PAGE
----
Sunday, Apr 22, 2018
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Rossford arena ties fuel Wilkowski foes' attacks

As Toledo mayoral candidate Keith Wilkowski tries to battle to the front of an eight-way race in the Sept. 13 primary, his work to help Rossford develop a regional arena and amphitheater is providing his opponents with ammunition.

As part-time law director for the city of Rossford and the Rossford Arena Amphitheater Authority in 1999, Mr. Wilkowski was a key figure in that city's unsuccessful bid to develop a $48 million arena and amphitheater in the Crossroads of America development near I-75 and the Ohio Turnpike.

During a campaign forum last week, Democratic Mayor Jack Ford called Mr. Wilkowski a "hired gun" who had tried to help Rossford at the expense of Toledo.

In interviews with The Blade, city Councilman Rob Ludeman, the endorsed Republican for mayor, said a new arena in Rossford would have hurt Toledo. Democratic candidate Carty Finkbeiner, who was mayor in 1999, called the Rossford move "an attempt to steal professional hockey from Toledo, where it has resided for a lot of decades."

Mr. Wilkowski, a Democrat, makes no apologies for his role in the arena plan. He said his job as Rossford's lawyer was to protect the city and the Rossford Arena Amphitheater Authority.

"I was making sure they got good legal representation. I was not making a judgment about what projects they were able to do," Mr. Wilkowski said, noting he has been hired to represent the city of Toledo as well.

Mr. Wilkowski served as Toledo's law director from 1990 to 1994, and since then has been retained by Toledo, Rossford, and other municipalities to handle various municipal legal issues. He became Rossford's law director in 1997. An elected Toledo school board member and Lucas County commission-er in the 1980s, Mr. Wilkowski is now making a bid to replace Mr. Ford as mayor.

Rossford paid Mr. Wilkowski $51,155 last year, according to Rossford Administrator Ed Ciecka. Mr. Wilkowski resigned on June 20 so he could run for mayor of Toledo.

Rossford established an arena amphitheater authority in February, 1999. Despite promises that it was on the verge of selling some $48 million worth of revenue bonds to finance the project, the bonds failed to sell. Construction on the amphitheater was 20 percent complete when work stopped in November, 1999, for lack of funds.

Perrysburg Township later sued Rossford and the RAAA to recover $5 million it loaned to the project. The lawsuit is pending.

Mr. Wilkowski contends he did his job and puts the blame on Stifel Nicolaus, the St. Louis company hired to sell the bonds.

"[The RAAA] got very good legal advice and very bad financial advice," he said.

The top lawyer for Stifel Nicolaus denied that his firm gave bad advice to Rossford or the authority. General counsel David Minnick said the Rossford Arena Amphitheater Authority "jumped the gun" by starting work before the financing was in place.

Mr. Wilkowski said he never told anyone that the financing was a sure thing. He said that as a result of his advice, the city of Rossford is not liable for the debts of the arena authority. He said proof of his caution on behalf of the RAAA is found in the June, 1999, resolution authorizing a $45.6 million construction contract with the Lathrop Co. stipulating that the contract would not be signed until the financing was in place.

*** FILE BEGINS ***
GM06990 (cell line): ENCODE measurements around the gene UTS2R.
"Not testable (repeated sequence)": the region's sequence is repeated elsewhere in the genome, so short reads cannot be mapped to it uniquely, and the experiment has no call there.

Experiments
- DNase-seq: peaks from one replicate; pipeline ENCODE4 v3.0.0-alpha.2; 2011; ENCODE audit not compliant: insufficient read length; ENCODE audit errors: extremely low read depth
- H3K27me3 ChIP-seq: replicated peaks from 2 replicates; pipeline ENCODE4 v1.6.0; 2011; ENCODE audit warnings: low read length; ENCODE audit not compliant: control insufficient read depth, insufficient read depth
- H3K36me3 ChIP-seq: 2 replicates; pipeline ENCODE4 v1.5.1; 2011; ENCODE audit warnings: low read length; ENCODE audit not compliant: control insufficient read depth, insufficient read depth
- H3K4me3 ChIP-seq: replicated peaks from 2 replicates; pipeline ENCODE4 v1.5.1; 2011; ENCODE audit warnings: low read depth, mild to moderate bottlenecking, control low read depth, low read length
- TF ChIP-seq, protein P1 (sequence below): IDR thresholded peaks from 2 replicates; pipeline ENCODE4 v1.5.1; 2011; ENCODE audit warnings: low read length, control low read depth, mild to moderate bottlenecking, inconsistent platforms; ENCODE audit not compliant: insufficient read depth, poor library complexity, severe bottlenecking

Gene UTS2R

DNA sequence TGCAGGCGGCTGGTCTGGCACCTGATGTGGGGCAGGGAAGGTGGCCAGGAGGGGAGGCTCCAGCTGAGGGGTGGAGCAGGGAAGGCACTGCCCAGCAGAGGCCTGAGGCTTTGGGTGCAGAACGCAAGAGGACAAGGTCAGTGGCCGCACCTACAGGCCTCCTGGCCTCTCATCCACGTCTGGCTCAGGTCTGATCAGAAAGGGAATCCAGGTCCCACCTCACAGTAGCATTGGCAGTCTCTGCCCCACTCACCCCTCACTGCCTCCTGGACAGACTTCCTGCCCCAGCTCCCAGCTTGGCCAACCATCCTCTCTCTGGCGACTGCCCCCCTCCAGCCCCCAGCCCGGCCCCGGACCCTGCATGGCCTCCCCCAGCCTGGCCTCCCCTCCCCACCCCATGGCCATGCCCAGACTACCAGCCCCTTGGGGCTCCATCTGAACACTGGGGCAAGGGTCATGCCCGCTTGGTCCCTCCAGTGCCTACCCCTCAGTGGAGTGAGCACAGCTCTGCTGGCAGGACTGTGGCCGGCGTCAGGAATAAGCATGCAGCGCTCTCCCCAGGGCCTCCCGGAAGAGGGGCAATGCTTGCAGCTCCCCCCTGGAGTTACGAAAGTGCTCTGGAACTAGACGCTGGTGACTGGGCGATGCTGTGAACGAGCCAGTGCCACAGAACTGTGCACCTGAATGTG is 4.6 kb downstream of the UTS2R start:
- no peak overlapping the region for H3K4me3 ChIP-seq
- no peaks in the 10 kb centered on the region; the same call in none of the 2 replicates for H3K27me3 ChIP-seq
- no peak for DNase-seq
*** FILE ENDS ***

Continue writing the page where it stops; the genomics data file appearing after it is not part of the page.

If the project had succeeded, it would have rung the death knell for Toledo's ambitions for a new arena and the current facility, according to Tim Gladieux, the owner of the Toledo Sports Arena, who said he is a friend of Mr. Wilkowski.

"In any community only one arena can survive," Mr. Gladieux said. "If Rossford had built the arena, that would have been the arena for the community and that would have been the end of it. Our current arena would have closed by now."

Mr. Wilkowski said Toledo stood to gain from the proposed economic development project. A tax-sharing agreement put in place in 1991 between the two cities assured Toledo 28 percent of the income tax revenue in the Crossroads of America zone.

"I don't think you can have it both ways," Mr. Ford said during a candidate forum last week of Mr. Wilkowski's criticism of economic development in Toledo. "Not too long ago he was trying to lead major economic development to another city."

Mr. Ludeman told The Blade he had welcomed Rossford's plan for an amphitheater, but he didn't support the arena.

"I didn't have a problem with the amphitheater issue because that takes a pretty decent-sized piece of land. The arena part I thought was ridiculous," Mr. Ludeman said. "I think it would have hurt us definitely."

Mr. Finkbeiner said he had helped initiate a discussion between the Detroit Red Wings hockey team and Mr. Gladieux, but that the Detroit team suddenly switched its interest to Rossford.

"If one is interested in leading Toledo, I think citizens have the right to ask the question, 'Have you been consistent in your loyalty to the city you seek to become the mayor of?'● " Mr. Finkbeiner said.

Mr. Wilkowski said Toledo was doing nothing about replacing the aging Toledo Sports Arena - and has done little since then, in his opinion.

"There was no Marina District. There was only a Sports Arena, and no one in Toledo was saying we'd like to build a brand new facility," Mr. Wilkowski said.

If elected mayor, Mr. Wilkowski has said he would back a downtown or Warehouse District location for a new Toledo arena. Mr. Finkbeiner has also said either side of the river would work.

Mr. Ludeman and Mr. Ford have expressed preference for the proposed Marina District location in East Toledo. However, Mr. Ford has said he'll base his final decision on which location is most feasible to finance.

Contact Tom Troy at:

or 419-724-6058.

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